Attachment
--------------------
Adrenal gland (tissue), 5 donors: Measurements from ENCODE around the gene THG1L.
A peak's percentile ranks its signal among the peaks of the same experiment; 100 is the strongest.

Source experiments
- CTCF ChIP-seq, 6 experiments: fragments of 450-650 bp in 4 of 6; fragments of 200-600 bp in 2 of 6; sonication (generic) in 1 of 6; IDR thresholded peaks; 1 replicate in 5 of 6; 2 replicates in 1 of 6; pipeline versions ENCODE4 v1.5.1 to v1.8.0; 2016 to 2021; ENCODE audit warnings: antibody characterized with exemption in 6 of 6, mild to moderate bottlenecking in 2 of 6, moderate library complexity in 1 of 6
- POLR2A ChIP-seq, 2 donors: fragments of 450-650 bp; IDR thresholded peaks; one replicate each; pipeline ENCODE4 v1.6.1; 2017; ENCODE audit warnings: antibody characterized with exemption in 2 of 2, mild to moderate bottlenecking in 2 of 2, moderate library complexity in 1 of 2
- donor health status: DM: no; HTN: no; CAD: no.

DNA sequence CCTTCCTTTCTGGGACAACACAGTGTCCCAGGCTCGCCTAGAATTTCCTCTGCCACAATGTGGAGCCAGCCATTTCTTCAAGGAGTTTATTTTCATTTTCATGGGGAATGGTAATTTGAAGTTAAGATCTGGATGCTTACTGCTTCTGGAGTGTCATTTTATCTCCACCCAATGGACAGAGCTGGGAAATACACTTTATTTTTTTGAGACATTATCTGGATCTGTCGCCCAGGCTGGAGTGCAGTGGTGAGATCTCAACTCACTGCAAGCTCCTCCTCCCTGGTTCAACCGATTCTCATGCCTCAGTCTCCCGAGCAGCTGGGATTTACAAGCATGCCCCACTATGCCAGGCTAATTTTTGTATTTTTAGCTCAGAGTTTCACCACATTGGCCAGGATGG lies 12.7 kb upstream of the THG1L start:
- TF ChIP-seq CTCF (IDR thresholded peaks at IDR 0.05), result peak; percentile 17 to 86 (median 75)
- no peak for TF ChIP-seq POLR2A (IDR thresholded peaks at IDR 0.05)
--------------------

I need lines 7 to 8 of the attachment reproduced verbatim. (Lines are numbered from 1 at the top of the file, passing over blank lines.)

DNA sequence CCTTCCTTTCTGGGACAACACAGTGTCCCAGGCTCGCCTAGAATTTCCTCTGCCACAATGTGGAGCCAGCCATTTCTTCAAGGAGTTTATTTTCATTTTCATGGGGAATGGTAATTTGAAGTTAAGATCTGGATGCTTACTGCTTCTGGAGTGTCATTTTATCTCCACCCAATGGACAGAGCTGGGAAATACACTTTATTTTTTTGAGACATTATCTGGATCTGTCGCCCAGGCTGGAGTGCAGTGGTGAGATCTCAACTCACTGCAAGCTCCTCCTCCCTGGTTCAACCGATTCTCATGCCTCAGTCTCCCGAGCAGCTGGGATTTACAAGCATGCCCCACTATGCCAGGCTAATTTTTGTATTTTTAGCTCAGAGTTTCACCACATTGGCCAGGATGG lies 12.7 kb upstream of the THG1L start:
- TF ChIP-seq CTCF (IDR thresholded peaks at IDR 0.05), result peak; percentile 17 to 86 (median 75)